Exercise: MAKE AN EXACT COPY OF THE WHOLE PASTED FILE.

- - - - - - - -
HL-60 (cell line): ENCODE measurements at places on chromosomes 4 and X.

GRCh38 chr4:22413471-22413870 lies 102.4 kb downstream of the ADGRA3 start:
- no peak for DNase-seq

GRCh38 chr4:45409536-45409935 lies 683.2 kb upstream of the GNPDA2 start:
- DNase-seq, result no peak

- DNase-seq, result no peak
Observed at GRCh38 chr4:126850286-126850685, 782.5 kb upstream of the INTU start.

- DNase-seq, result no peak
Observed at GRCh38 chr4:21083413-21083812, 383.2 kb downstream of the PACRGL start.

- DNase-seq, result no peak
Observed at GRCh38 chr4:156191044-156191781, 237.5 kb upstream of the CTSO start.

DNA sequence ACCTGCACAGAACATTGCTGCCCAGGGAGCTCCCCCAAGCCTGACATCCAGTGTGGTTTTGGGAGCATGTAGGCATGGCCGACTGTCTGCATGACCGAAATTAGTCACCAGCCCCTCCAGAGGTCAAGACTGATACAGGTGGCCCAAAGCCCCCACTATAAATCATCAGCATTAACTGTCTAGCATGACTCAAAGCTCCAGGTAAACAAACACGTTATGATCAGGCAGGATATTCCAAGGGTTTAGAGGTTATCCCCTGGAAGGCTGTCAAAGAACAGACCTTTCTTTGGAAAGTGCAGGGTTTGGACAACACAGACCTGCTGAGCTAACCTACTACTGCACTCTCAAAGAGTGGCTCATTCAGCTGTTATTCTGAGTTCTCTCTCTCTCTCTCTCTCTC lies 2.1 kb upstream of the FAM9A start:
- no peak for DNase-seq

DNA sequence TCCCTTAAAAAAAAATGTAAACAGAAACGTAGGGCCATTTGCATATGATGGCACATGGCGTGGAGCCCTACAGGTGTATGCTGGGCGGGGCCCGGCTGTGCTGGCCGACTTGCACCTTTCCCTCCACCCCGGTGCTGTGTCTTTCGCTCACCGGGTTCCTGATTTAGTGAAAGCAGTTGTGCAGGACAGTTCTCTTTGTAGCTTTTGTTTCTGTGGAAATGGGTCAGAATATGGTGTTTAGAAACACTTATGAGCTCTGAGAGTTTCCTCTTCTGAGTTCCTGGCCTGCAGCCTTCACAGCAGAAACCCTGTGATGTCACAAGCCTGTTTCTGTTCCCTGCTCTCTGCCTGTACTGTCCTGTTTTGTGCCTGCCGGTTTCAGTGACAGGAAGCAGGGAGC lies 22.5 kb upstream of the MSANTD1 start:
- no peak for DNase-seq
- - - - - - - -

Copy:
HL-60 (cell line): ENCODE measurements at places on chromosomes 4 and X.

GRCh38 chr4:22413471-22413870 lies 102.4 kb downstream of the ADGRA3 start:
- no peak for DNase-seq

GRCh38 chr4:45409536-45409935 lies 683.2 kb upstream of the GNPDA2 start:
- DNase-seq, result no peak

- DNase-seq, result no peak
Observed at GRCh38 chr4:126850286-126850685, 782.5 kb upstream of the INTU start.

- DNase-seq, result no peak
Observed at GRCh38 chr4:21083413-21083812, 383.2 kb downstream of the PACRGL start.

- DNase-seq, result no peak
Observed at GRCh38 chr4:156191044-156191781, 237.5 kb upstream of the CTSO start.

DNA sequence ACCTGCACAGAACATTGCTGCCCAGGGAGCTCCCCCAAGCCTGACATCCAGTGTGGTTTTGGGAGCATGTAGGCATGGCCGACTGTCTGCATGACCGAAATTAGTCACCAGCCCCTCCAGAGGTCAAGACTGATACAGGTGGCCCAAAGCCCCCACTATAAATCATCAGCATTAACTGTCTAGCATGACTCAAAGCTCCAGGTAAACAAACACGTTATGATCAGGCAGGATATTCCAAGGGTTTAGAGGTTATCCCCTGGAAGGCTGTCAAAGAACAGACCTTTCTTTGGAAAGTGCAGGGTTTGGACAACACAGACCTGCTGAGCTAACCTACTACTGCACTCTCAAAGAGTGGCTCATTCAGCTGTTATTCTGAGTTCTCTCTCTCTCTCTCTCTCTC lies 2.1 kb upstream of the FAM9A start:
- no peak for DNase-seq

DNA sequence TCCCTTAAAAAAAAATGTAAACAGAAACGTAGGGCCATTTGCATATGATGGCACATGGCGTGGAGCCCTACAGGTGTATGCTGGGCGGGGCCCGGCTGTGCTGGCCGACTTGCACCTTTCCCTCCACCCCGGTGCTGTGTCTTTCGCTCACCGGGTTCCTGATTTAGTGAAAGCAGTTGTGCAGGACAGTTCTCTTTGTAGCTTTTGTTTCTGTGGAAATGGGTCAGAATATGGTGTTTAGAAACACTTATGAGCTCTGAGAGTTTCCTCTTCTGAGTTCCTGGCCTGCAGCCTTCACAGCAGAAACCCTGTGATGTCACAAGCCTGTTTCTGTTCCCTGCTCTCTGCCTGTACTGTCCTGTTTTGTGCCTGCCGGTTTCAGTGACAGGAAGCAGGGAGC lies 22.5 kb upstream of the MSANTD1 start:
- no peak for DNase-seq